Frankfurt = Drehscheibe?!
The traffic hub even plays a significant role in the legend of the founding of Frankfurt: Whilst fleeing from the Saxons, Charlemagne of Francia stumbled upon the River Main. A white hind who was crossing the river with her calf at a ford pointed out the way to the other, safer shore to Charlemagne and his entourage. The hind probably never existed, but the ford definitely did – it gave the settlement dating back to around 794 its name. Thanks to imperial privileges and its position as a city independent from the empire, Frankfurt developed into an important trade and fair city as early as the Middle Ages. People from all over the world came here on a daily basis. Even today, Frankfurt is still a city of commuters, who turn Frankfurt into a city of over a million people every morning.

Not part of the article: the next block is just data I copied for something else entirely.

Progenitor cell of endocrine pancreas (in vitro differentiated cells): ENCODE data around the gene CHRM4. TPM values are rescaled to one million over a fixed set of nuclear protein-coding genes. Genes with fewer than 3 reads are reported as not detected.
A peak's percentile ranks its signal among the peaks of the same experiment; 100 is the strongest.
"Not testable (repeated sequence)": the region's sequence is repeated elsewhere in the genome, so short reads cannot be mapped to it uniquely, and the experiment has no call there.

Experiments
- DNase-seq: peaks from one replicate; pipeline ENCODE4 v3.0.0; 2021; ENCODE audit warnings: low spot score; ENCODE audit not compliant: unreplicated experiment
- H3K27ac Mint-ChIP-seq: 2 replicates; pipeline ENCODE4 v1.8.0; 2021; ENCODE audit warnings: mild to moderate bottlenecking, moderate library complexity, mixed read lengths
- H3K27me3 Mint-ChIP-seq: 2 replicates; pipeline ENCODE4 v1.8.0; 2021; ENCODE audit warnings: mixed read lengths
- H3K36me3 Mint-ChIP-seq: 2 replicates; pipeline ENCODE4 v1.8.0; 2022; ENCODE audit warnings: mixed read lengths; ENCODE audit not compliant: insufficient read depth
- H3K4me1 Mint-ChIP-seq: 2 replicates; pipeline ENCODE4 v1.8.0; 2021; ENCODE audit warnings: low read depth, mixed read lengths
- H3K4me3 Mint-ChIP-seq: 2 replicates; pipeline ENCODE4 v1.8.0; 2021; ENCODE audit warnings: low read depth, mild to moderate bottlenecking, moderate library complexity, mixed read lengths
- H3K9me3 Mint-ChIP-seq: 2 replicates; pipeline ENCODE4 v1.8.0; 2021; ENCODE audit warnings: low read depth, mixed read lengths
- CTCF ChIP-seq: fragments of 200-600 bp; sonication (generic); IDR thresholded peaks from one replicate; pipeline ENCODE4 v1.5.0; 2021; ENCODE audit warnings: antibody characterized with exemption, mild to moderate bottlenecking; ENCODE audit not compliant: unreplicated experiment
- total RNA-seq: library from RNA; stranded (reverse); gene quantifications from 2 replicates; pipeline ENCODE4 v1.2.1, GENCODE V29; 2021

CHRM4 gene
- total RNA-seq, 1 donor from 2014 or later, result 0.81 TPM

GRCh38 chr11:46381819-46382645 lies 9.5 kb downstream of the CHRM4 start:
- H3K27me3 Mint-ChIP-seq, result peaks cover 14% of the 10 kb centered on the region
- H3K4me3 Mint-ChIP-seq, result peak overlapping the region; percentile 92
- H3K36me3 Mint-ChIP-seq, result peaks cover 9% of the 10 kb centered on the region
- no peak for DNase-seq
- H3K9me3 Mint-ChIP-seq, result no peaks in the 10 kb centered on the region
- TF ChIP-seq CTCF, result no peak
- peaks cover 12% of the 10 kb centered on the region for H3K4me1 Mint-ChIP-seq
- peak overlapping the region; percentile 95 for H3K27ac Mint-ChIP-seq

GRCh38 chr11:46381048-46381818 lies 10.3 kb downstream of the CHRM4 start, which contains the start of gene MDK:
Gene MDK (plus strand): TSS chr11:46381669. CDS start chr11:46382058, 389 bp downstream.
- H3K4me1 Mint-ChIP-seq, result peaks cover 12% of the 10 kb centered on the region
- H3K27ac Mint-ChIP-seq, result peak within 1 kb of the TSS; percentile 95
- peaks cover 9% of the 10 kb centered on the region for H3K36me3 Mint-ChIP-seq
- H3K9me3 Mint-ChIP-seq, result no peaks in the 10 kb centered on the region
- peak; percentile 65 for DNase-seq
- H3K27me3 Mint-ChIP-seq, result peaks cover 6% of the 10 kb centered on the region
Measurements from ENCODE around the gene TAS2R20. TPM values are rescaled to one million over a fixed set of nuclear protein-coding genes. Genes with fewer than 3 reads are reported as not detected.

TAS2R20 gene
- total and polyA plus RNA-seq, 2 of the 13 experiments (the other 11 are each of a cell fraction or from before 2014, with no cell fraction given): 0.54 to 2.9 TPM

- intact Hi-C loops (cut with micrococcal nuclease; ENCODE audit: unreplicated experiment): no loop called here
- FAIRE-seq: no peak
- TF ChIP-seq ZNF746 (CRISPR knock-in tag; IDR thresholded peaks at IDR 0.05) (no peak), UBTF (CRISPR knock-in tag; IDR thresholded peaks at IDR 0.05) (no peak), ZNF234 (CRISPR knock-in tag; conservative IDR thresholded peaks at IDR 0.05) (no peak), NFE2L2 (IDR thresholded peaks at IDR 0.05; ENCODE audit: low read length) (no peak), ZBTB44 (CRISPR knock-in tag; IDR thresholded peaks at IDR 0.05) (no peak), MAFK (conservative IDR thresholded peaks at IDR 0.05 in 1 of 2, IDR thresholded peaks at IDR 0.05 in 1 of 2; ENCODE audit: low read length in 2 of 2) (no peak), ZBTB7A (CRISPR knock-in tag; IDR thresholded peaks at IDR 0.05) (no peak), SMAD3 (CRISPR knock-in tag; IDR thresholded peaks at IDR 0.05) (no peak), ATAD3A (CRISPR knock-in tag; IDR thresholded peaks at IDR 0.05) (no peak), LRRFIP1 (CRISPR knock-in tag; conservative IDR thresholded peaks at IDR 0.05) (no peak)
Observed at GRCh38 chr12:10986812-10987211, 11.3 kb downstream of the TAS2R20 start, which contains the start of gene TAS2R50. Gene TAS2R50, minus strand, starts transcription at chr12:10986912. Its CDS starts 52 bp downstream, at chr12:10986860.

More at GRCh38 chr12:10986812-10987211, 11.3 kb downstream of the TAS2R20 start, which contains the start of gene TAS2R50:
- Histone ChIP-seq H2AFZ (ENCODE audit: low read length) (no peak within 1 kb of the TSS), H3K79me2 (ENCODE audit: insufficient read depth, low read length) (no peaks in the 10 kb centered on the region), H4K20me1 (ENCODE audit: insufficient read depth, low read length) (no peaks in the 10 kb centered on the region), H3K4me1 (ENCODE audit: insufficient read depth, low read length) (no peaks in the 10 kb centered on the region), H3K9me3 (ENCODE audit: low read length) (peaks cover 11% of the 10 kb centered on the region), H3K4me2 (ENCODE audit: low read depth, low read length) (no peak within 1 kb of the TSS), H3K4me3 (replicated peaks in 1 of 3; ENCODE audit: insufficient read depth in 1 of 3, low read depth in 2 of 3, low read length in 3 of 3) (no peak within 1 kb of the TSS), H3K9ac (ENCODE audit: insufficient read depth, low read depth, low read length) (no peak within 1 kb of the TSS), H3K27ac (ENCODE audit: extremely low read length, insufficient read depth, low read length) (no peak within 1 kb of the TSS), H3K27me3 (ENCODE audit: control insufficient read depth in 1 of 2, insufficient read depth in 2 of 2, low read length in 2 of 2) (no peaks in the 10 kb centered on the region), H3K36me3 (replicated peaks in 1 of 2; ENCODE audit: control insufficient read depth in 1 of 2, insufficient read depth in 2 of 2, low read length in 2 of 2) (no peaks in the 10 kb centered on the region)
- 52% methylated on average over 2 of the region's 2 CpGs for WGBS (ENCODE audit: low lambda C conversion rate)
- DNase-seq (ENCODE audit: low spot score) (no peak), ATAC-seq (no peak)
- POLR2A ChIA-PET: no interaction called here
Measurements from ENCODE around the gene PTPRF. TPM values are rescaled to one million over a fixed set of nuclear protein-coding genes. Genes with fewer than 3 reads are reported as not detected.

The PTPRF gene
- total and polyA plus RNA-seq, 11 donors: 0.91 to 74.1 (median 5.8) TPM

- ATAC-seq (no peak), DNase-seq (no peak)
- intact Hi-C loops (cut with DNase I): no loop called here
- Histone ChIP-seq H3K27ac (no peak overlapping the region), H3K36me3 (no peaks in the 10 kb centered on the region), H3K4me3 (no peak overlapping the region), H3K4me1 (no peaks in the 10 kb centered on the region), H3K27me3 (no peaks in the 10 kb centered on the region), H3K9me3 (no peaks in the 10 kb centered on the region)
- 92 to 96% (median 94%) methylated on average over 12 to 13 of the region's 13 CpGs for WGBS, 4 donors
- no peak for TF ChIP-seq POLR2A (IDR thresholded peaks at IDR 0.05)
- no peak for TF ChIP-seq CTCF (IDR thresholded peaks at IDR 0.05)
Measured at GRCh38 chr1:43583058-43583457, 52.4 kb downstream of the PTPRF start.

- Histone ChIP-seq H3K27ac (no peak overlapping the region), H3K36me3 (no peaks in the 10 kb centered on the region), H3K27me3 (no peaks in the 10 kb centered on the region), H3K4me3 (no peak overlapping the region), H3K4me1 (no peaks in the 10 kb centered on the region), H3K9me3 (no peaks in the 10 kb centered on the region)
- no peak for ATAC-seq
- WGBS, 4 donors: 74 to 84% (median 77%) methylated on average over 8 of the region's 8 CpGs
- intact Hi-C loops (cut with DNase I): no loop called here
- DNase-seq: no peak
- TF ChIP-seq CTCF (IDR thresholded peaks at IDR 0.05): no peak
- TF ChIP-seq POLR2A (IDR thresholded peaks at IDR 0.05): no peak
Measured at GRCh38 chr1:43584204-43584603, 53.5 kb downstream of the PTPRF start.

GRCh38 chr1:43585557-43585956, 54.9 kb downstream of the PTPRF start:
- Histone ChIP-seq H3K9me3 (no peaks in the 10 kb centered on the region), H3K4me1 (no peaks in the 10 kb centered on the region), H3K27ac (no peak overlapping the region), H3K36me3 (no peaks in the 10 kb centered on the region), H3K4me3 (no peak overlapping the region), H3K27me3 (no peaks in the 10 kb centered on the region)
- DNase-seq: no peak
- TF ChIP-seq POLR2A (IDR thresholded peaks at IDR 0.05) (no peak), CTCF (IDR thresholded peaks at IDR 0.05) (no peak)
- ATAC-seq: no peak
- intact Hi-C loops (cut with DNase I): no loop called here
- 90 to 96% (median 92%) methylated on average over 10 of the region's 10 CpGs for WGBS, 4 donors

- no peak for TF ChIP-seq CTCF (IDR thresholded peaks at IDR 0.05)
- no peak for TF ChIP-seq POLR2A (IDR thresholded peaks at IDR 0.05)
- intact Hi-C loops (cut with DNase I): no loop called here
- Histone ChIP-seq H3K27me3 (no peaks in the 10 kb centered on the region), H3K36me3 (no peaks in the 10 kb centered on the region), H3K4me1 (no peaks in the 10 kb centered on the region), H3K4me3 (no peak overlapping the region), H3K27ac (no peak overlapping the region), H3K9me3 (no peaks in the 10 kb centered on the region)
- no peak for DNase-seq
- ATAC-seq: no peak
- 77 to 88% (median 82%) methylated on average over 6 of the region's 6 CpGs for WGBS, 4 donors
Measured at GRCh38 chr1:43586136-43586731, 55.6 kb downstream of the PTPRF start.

The significance of the hub can be seen particularly clearly at the airport, one of the most important aviation hubs in the world. It is constantly growing, which is always a cause of massive protests. Even the motorway construction was given a significant boost: In 1926, the HaFraBa association decided to build a motorway from the Hanseatic cities in the North via Frankfurt to Basel – the building of the motorways was later propagandistically gutted by the National Socialists. Most people in Germany today probably know the “Frankfurter Kreuz” (Frankfurt Cross), at least from traffic broadcasts. With around 335,000 vehicles every day, the crossing of the A3 and A5 is one of the busiest intersections in Europe. Frankfurt is also an important hub virtually: With the “DE-CIX”, the largest Internet hub in the world (measured by data throughput) is in Frankfurt.